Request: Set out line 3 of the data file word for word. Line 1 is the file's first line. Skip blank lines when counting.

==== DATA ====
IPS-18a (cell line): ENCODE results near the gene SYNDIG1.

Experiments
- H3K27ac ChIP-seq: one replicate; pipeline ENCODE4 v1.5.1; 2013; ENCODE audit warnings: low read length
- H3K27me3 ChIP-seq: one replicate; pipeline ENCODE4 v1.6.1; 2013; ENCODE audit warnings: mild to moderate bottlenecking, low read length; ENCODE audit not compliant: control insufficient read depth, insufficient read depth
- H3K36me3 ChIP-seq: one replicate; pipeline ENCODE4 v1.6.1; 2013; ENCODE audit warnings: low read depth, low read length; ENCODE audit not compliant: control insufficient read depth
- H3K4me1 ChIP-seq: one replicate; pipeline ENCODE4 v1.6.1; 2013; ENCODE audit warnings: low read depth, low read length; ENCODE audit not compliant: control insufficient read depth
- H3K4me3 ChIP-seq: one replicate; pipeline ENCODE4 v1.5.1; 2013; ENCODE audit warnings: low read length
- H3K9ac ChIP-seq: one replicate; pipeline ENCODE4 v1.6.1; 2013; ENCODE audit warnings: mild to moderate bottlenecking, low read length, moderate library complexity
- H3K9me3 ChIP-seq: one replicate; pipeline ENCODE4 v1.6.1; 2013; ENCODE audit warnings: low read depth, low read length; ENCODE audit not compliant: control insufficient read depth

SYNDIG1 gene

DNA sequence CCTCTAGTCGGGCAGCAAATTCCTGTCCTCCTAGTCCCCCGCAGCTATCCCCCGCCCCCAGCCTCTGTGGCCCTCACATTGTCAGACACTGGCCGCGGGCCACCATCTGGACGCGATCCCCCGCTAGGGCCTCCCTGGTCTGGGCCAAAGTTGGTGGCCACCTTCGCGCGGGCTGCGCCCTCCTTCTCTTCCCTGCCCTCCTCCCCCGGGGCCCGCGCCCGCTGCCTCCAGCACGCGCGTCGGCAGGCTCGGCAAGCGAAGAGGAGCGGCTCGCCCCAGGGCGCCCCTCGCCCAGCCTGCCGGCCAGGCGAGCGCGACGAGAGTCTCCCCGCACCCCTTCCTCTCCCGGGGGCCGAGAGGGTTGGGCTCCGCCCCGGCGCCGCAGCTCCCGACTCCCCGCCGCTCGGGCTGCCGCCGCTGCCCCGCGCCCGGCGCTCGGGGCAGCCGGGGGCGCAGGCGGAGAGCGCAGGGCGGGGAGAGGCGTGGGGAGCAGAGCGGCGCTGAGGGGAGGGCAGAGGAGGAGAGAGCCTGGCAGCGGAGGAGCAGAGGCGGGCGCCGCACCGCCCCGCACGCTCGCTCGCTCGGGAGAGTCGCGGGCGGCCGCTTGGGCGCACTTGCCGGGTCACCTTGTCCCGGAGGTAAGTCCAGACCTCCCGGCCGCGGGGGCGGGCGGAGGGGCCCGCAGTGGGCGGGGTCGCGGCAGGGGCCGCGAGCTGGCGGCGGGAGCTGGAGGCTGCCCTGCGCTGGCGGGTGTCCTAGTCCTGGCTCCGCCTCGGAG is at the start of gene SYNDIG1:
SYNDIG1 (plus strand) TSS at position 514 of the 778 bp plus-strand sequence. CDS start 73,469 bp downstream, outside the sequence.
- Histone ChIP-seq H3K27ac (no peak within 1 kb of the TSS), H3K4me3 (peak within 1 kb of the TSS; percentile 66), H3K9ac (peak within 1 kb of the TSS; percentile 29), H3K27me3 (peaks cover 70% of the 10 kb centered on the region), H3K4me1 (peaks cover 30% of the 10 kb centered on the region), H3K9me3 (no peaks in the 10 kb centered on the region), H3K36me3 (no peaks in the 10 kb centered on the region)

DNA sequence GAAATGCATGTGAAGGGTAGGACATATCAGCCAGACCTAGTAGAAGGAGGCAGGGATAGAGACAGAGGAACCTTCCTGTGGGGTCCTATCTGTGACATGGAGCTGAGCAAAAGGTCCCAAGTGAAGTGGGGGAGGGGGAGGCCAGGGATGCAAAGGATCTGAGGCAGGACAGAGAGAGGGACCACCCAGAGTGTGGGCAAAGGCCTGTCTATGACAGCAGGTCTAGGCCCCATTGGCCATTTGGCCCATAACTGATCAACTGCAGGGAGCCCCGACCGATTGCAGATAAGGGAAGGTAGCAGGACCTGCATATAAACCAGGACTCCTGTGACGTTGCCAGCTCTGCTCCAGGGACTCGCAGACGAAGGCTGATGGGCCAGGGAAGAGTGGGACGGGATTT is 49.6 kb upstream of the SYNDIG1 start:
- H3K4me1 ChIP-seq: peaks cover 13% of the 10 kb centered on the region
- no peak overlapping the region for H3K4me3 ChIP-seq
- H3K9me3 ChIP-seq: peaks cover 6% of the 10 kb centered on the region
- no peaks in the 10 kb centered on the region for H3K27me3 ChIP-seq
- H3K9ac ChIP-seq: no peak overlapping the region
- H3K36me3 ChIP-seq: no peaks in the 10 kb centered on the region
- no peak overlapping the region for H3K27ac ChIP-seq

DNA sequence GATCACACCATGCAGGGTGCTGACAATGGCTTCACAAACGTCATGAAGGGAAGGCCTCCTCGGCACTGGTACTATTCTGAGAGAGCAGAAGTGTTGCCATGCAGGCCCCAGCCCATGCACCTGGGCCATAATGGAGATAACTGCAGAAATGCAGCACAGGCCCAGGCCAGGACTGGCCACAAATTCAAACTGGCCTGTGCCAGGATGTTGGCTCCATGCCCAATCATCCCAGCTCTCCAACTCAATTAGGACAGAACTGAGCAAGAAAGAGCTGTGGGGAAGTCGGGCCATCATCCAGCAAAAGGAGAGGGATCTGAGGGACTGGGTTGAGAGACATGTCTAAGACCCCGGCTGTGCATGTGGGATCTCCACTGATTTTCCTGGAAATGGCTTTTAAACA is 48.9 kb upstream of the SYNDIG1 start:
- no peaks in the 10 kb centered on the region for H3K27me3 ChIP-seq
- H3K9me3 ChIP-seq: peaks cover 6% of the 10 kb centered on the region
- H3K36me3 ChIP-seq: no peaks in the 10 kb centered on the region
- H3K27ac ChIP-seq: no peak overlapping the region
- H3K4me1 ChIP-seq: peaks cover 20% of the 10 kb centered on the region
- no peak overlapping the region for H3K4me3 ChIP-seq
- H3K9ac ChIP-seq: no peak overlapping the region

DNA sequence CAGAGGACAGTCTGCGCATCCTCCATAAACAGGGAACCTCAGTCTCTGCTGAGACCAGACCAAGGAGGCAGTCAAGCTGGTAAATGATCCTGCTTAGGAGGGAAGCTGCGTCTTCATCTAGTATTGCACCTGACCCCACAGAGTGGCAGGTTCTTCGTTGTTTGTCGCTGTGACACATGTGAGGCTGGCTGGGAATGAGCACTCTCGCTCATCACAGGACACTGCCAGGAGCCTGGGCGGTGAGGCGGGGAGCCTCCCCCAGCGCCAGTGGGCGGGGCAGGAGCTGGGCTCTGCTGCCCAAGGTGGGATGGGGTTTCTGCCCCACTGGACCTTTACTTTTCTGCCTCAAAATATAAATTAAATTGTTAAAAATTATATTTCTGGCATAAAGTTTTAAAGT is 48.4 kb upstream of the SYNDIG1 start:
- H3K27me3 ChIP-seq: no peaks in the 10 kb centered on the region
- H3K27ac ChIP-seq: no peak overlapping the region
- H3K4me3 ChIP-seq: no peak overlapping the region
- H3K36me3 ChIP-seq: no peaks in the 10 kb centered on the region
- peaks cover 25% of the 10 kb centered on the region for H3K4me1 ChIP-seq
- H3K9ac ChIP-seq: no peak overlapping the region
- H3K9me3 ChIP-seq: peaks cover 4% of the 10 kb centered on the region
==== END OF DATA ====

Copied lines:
- H3K27ac ChIP-seq: one replicate; pipeline ENCODE4 v1.5.1; 2013; ENCODE audit warnings: low read length